The Environmental Protection Agency promulgated the Chemical Accident Prevention Provisions [40CFR68] regulations in 1994. The wording of the EPA management of change regulations is identical to paragraph (l) of the OSHA management of change regulations.
The main difference between EPA and OSHA management of change requirements comes in the definition of “covered process”:
- OSHA has a list of exceptions (e.g. atmospheric tanks are not a covered process according to OSHA), while EPA has a different list of exceptions,
- The EPA notion of a covered process is simply those processes which have a threshold amount of certain chemicals, particularly hydrocarbons.
The EPA exception of greatest interest to pipeline companies is the “naturally occurring hydrocarbon mixtures” exception:
§68.115. Threshold determination.
… (b)(2)(iii) Naturally occurring hydrocarbon mixtures. Prior to entry into a natural gas processing plant or a petroleum refining process unit, regulated substances in naturally occurring hydrocarbon mixtures need not be considered when determining whether more than a threshold quantity is present at a stationary source. Naturally occurring hydrocarbon mixtures include any combination of the following: condensate, crude oil, field gas, and produced water…
This would exempt large portions of assets (i.e. anything upstream from the first processing step) from being subject to the EPA management of change requirements although gas field and gathering facilities are coming under increasing PHMSA scrutiny.
The Department of Transport promulgated the Transportation of Natural and Other Gas by Pipeline: Minimum Federal Safety Standards [49CFR192.] regulations in 1970. The Pipeline and Hazardous Materials Safety Administration added the management of change provisions [49CFR192.909] in 2003.
PHMSA, appropriately, uses the notion of “covered segment” (§192.903) instead of “covered process”. A “covered segment” is determined by a risk analysis which assesses the consequences of a pipeline failure in a “high consequence area”. Considering the large asset base of most pipeline companies, it’s probable that some portion of these assets exist in high consequence areas.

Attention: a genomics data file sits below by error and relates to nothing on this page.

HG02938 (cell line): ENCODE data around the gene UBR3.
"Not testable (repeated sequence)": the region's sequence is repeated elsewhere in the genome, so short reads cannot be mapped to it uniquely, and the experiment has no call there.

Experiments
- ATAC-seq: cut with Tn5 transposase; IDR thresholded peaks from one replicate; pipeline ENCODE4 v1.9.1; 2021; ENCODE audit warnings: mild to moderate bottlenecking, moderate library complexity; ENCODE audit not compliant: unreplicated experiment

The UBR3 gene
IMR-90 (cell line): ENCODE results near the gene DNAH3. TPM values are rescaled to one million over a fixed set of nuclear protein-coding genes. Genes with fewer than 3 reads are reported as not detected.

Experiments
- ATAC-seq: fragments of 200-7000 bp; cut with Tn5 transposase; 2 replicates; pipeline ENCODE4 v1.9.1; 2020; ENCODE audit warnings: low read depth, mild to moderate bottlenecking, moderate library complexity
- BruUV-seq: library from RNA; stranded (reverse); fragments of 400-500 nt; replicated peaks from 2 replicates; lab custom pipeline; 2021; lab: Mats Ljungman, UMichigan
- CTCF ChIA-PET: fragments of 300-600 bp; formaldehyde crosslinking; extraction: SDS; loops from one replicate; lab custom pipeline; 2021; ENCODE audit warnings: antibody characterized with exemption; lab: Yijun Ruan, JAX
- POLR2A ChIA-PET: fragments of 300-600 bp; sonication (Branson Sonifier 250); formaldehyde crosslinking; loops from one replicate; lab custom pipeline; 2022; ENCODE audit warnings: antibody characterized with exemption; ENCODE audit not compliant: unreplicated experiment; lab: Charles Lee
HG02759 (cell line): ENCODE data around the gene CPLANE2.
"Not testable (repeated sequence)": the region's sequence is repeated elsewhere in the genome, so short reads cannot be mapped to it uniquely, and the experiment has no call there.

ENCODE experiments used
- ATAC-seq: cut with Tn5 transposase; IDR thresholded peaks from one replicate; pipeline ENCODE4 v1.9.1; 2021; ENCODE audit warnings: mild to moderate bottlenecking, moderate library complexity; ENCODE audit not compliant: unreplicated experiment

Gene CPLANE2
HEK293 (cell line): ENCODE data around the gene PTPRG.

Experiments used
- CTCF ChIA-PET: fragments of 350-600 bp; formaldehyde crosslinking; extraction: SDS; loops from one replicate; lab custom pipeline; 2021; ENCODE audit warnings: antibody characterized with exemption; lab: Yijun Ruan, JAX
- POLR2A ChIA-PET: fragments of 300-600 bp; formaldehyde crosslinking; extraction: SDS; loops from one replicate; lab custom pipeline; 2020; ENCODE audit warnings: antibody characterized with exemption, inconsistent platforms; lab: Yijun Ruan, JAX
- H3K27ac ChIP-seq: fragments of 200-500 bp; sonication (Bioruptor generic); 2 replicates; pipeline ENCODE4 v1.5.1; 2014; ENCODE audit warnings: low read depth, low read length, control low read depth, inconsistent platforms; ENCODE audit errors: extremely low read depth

Pipeline assets that are in high consequence areas must, as of Dec 17, 2004, have an integrity management program in place, as per §192.911. The integrity management program requirements are comprehensive and specifically call for a management of change program:
§192.911 What are the elements of an integrity management program?
An operator’s initial integrity management program begins with a framework and evolves into a more detailed and comprehensive integrity management program, as information is gained and incorporated into the program. An operator must make continual improvements to its program. The initial program framework and subsequent program must, at a minimum, contain the following elements…
(k) A management of change process as outlined in ASME/ANSI B31.8S, section 11.
The reference in paragraph (k) above points to ASME/ANSI B31.8S , whose MOC requirements are more detailed than the OSHA and EPA regulations quoted above.